Community Governance

The Governance and Politics Behind a Blockchain

  • Governance is one of the most important aspects of emerging blockchain communities.
  • Vlad Zamfir recently wrote a series of articles on the importance of governance.
  • Empowering yourself by partaking in the decision-making process of blockchain networks is an essential component of decentralization.

When it comes to blockchain, our attention is primarily directed at decentralized applications (dApps), blockchain networks, and potential technological shifts. Underlying those dApps, networks, and technologies—including how you interact with and use them—is governance. Similar to any governance system, politics are involved. Ethereum’s Vlad Zamfir, who is also on RChain’s Board of Directors, recently took to medium to express his sentiments toward blockchain governance, how it affects your life, and why you should care.

What is blockchain governance?

Before we get to the heart of blockchain governance, we need to understand the basics of governance in general. Although Vlad does not give a bonafide definition of governance, he says,

Generally, governance is about decisions that ultimately affect people (people called “stakeholders”). It’s about the processes that participants in governance use to make decisions. It’s also about how they coordinate around decisions and decision-making processes. It includes the establishment, maintenance, and revocation of the legitimacy of decisions, decision-making processes, norms, and other mechanisms for coordination.

Just like your local, state, and federal political systems, governance involves garnering support for ideas people want to see implemented into society, followed by the decision-making process that implements those ideas. After his generalization, Vlad mentions that out of all the phrases he cites, we must emphasize the “legitimacy of decisions.”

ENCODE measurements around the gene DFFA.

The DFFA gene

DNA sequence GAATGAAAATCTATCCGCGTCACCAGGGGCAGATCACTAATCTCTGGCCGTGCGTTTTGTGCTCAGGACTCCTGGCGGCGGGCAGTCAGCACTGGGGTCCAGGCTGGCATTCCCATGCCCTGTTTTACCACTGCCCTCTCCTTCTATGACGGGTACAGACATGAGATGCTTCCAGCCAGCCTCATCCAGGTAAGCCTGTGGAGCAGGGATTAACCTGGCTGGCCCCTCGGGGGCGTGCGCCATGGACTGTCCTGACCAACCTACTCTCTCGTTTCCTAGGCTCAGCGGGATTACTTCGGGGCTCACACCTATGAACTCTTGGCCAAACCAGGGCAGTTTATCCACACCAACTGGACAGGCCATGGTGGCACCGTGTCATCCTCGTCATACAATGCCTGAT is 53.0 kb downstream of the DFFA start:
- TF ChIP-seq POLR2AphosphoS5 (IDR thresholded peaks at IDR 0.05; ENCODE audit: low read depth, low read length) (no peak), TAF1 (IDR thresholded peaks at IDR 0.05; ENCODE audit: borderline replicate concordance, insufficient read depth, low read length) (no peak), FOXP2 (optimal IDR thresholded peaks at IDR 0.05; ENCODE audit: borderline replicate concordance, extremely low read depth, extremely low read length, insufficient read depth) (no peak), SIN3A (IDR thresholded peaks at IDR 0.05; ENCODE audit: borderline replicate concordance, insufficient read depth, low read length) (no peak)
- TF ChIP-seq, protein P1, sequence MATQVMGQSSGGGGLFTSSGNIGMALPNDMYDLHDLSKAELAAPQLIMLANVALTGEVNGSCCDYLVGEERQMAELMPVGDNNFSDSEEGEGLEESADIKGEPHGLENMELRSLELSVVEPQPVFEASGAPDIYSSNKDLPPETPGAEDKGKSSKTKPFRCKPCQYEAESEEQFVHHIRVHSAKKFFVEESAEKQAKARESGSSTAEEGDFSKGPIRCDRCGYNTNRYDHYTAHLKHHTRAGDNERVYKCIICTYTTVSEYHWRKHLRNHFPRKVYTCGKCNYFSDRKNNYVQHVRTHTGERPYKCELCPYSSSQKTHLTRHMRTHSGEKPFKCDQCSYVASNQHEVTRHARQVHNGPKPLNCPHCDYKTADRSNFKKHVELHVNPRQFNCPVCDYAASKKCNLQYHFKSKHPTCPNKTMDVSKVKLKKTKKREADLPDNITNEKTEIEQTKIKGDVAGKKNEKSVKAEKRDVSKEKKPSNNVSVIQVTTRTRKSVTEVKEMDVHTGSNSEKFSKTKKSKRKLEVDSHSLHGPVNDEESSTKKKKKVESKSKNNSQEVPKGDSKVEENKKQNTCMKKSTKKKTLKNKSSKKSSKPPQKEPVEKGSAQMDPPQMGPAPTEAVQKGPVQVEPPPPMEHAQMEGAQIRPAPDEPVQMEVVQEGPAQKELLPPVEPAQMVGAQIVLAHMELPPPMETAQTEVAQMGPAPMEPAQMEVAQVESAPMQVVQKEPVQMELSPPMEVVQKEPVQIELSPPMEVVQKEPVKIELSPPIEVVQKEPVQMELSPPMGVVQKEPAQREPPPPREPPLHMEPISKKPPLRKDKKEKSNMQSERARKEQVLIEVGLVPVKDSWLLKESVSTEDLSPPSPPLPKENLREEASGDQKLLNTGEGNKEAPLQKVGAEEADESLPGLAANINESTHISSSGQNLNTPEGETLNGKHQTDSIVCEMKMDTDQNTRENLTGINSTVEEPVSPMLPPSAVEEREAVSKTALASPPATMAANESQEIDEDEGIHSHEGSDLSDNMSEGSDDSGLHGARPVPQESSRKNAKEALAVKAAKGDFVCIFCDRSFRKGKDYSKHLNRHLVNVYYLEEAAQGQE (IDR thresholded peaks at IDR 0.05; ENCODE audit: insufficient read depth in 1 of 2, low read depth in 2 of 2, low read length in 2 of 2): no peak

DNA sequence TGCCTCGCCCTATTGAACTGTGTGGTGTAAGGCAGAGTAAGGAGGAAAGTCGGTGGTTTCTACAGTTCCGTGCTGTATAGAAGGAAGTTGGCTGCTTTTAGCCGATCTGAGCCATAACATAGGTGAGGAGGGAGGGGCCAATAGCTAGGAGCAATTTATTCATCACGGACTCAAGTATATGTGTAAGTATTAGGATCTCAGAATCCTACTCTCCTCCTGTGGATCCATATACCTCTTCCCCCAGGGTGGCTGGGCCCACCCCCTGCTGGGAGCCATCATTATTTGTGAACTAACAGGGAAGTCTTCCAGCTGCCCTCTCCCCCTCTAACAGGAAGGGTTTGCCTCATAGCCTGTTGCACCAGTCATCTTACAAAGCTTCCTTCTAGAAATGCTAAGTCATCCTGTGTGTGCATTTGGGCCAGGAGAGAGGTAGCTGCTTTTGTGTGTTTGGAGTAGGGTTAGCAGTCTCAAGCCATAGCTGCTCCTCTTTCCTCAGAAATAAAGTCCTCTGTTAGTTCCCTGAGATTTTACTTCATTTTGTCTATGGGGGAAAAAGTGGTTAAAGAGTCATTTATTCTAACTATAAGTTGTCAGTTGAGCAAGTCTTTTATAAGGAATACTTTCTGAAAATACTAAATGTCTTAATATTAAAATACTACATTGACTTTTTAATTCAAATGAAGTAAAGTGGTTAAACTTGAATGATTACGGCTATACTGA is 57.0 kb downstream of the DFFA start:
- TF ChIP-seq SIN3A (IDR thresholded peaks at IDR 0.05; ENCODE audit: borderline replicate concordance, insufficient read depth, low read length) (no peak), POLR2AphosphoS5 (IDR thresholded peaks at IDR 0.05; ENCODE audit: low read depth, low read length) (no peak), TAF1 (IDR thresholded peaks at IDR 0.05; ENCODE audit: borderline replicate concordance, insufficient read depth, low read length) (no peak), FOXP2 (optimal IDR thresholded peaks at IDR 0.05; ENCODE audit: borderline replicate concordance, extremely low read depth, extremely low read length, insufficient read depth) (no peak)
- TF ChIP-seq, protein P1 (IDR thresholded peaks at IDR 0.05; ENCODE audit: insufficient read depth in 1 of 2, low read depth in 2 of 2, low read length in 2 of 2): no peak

For any decision that is to “count” within society, it is imperative that the decision is legitimate. Vlad believes this to be the case when there is common knowledge regarding the decision being made:

If a group of people has “common knowledge” of something then they act as if it’s a known fact (within the group), and they act like they know that it’s a known fact, and also act like they know that they know that it’s a known fact, and so on.

If such common knowledge is present, people will justifiably act as if others in society agree with the decisions being proposed and implemented. It is unlikely, however, that every person will support the ideas being proposed, which is where it gets political. Opposing parties will inevitably appear. They will fight to be the voice with the most support—the party with the best chance of governing.


Politics is unavoidable

It is rare that everyone is on the same page. Opposing ideas are natural; consider the current fracturing of parties in the American government. To find their beliefs legitimately realized and implemented, parties garner support for their ideologies through voting (or some other decision-making process).